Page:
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The TABLES table provides information about tables in databases.

Columns in TABLES that represent table statistics hold cached values. The information_schema_stats_expiry system variable defines the period of time before cached table statistics expire. The default is 86400 seconds (24 hours). If there are no cached statistics or statistics have expired, statistics are retrieved from storage engines when querying table statistics columns. To update cached values at any time for a given table, use ANALYZE TABLE. To always retrieve the latest statistics directly from storage engines, set information_schema_stats_expiry to 0. For more information, see Section 8.2.3, “Optimizing INFORMATION_SCHEMA Queries”.


If the innodb_read_only system variable is enabled, ANALYZE TABLE may fail because it cannot update statistics tables in the data dictionary, which use InnoDB. For ANALYZE TABLE operations that update the key distribution, failure may occur even if the operation updates the table itself (for example, if it is a MyISAM table). To obtain the updated distribution statistics, set information_schema_stats_expiry=0.

TABLE_NAME Table_...
ENGINE Engine MySQL extension
VERSION Version The .frm file version. With the removal of .frm files in MySQL 8.0, this field now reports a hardcoded value of 10, which is the last .frm file version used in MySQL 5.7.
ROW_FORMAT Row_format MySQL extension
TABLE_ROWS Rows MySQL extension
AVG_ROW_LENGTH Avg_row_length MySQL extension
DATA_LENGTH Data_length MySQL extension
MAX_DATA_LENGTH Max_data_length MySQL extension
INDEX_LENGTH Index_length MySQL extension
DATA_FREE Data_free MySQL extension
AUTO_INCREMENT Auto_increment MySQL extension
CREATE_TIME Create_time MySQL extension
UPDATE_TIME Update_time MySQL extension
CHECK_TIME Check_time MySQL extension
TABLE_COLLATION Collation MySQL extension
CHECKSUM Checksum MySQL extension
CREATE_OPTIONS Create_options MySQL extension
TABLE_COMMENT Comment MySQL extension


  • Refer to SHOW TABLE STATUS for field descriptions.

  • TABLE_SCHEMA and TABLE_NAME are a single field in a SHOW display, for example Table_in_db1.

  • TABLE_TYPE should be BASE TABLE or VIEW. The TABLES table does not list TEMPORARY tables.

  • For partitioned tables, the ENGINE column shows the name of the storage engine used by all partitions. (Previously, this column showed PARTITION for such tables.)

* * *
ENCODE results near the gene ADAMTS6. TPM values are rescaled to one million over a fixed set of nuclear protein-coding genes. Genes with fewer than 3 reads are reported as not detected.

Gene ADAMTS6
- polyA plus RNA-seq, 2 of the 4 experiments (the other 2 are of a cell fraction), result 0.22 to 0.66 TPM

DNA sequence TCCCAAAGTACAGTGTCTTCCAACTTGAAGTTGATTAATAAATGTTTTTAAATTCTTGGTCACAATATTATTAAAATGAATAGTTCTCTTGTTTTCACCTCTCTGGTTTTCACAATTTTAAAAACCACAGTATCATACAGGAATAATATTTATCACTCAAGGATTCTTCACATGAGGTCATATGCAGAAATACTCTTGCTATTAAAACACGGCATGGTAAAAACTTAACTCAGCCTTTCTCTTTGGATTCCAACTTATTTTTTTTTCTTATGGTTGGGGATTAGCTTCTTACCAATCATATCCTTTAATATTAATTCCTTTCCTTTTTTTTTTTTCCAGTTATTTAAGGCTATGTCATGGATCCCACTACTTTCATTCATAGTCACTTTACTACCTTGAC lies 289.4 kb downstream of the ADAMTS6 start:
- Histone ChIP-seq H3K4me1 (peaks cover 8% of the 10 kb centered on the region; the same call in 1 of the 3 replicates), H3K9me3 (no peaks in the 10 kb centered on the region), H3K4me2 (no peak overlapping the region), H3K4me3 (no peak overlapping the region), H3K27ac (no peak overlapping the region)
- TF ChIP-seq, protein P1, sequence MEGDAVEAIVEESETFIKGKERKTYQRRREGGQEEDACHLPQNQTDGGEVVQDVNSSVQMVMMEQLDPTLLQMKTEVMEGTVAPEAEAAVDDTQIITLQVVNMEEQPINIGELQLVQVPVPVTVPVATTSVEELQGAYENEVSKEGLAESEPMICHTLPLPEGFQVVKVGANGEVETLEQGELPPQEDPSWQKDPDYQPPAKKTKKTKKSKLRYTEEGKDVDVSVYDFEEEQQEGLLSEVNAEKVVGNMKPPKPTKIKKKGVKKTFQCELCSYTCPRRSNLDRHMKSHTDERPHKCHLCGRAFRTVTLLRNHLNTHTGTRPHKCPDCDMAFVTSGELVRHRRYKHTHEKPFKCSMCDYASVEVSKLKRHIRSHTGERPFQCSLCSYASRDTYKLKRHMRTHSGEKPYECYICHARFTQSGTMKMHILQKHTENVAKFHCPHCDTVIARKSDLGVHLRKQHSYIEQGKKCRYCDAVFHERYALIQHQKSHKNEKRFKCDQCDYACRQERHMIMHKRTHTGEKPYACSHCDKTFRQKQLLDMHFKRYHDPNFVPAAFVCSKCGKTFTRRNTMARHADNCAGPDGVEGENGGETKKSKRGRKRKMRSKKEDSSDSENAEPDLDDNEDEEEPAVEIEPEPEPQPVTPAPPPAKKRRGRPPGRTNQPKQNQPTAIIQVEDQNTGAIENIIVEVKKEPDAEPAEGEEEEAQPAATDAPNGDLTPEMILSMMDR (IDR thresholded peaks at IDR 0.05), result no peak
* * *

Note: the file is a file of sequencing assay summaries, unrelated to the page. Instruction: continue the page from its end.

• The TABLE_ROWS column is NULL if the table is in the INFORMATION_SCHEMA database.

    For InnoDB tables, the row count is only a rough estimate used in SQL optimization. (This is also true if the InnoDB table is partitioned.)

  • The DATA_FREE column shows the free space in bytes for InnoDB tables.

  • UPDATE_TIME displays a timestamp value for the last UPDATE, INSERT, or DELETE performed on InnoDB tables that are not partitioned. For MVCC, the timestamp value reflects the COMMIT time, which is considered the last update time. Timestamps are not persisted when the server is restarted or when the table is evicted from the InnoDB data dictionary cache.

  • For partitioned InnoDB tables, the CHECK_TIME column is always NULL.

  • We have nothing for the table's default character set. TABLE_COLLATION is close, because collation names begin with a character set name.

  • The CREATE_OPTIONS column shows partitioned if the table is partitioned.

The following statements are equivalent:

  WHERE table_schema = 'db_name'
  [AND table_name LIKE 'wild']

  FROM db_name
  [LIKE 'wild']

User Comments
  Posted by Leslie I'Anson on February 11, 2009
My understanding of calculating database size is to add the size of the tables to the size of the indexes; database = table(s) + index(es).

SELECT concat( table_schema, '.', table_name ) table_name,
concat( round( data_length / ( 1024 *1024 ) , 2 ) , 'M' ) data_length,
concat( round( index_length / ( 1024 *1024 ) , 2 ) , 'M' ) index_length,
concat( round( round( data_length + index_length ) / ( 1024 *1024 ) , 2 ) , 'M' ) total_size
FROM information_schema.TABLES
ORDER BY data_length DESC;

I've completed some rudimentary tests which seem to confirm this, at least in the case of MySQL databases.

Feedback welcomed!
  Posted by Aleksandar Kostadinov on October 12, 2009
Better would be 'ORDER BY ( data_length + index_length ) DESC' to get proper ordering. As well you can skip the inner round in total_size calculation.
Additionally engine type should be observed. One would care about certain types of tables. For example memory or non-memory. Unfortunately I can't see a consistent way to tell how much real disk space is occupied by a database.

Thanks for the expression though!

Following should show size per database:
SELECT table_schema 'database',
concat( round( sum( data_length + index_length ) / ( 1024 *1024 ) , 2 ) , 'M' ) size
FROM information_schema.TABLES
GROUP BY table_schema;
  Posted by Kalina Detko on September 2, 2010
TABLE_ROWS (and perhaps some other columns in INFORMATION_SCHEMA.TABLES) may get out of sync with the current table contents, but you can update it by running ANALYZE.
  Posted by Naref Szolik on May 27, 2012
UPDATE_TIME only stores values for a subset of the available table storage engines.
  Posted by Chris Calender on March 7, 2013
UPDATE_TIME works for MyISAM, not InnoDB.

From my tests, it updated the timestamp on both DML and DDL operations.
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